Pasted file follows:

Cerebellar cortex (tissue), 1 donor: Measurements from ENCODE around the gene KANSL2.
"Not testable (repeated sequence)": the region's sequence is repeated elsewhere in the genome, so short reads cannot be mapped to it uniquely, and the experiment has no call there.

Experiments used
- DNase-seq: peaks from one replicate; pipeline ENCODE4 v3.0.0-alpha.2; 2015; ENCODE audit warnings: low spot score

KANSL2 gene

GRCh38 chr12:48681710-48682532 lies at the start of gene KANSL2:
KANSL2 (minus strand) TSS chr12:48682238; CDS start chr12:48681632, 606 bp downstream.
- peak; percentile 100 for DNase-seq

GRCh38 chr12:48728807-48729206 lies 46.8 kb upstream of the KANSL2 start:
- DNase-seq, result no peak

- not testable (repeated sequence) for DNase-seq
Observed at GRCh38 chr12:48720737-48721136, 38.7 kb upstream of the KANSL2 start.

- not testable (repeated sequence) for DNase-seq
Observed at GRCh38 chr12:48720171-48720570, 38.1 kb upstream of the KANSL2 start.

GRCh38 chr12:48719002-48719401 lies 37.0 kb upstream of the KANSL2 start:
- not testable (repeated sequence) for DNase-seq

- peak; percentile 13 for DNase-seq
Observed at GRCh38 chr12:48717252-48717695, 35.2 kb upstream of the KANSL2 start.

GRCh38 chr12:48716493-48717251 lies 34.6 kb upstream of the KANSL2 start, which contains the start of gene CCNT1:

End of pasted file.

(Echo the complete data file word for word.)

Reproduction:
Cerebellar cortex (tissue), 1 donor: Measurements from ENCODE around the gene KANSL2.
"Not testable (repeated sequence)": the region's sequence is repeated elsewhere in the genome, so short reads cannot be mapped to it uniquely, and the experiment has no call there.

Experiments used
- DNase-seq: peaks from one replicate; pipeline ENCODE4 v3.0.0-alpha.2; 2015; ENCODE audit warnings: low spot score

KANSL2 gene

GRCh38 chr12:48681710-48682532 lies at the start of gene KANSL2:
KANSL2 (minus strand) TSS chr12:48682238; CDS start chr12:48681632, 606 bp downstream.
- peak; percentile 100 for DNase-seq

GRCh38 chr12:48728807-48729206 lies 46.8 kb upstream of the KANSL2 start:
- DNase-seq, result no peak

- not testable (repeated sequence) for DNase-seq
Observed at GRCh38 chr12:48720737-48721136, 38.7 kb upstream of the KANSL2 start.

- not testable (repeated sequence) for DNase-seq
Observed at GRCh38 chr12:48720171-48720570, 38.1 kb upstream of the KANSL2 start.

GRCh38 chr12:48719002-48719401 lies 37.0 kb upstream of the KANSL2 start:
- not testable (repeated sequence) for DNase-seq

- peak; percentile 13 for DNase-seq
Observed at GRCh38 chr12:48717252-48717695, 35.2 kb upstream of the KANSL2 start.

GRCh38 chr12:48716493-48717251 lies 34.6 kb upstream of the KANSL2 start, which contains the start of gene CCNT1: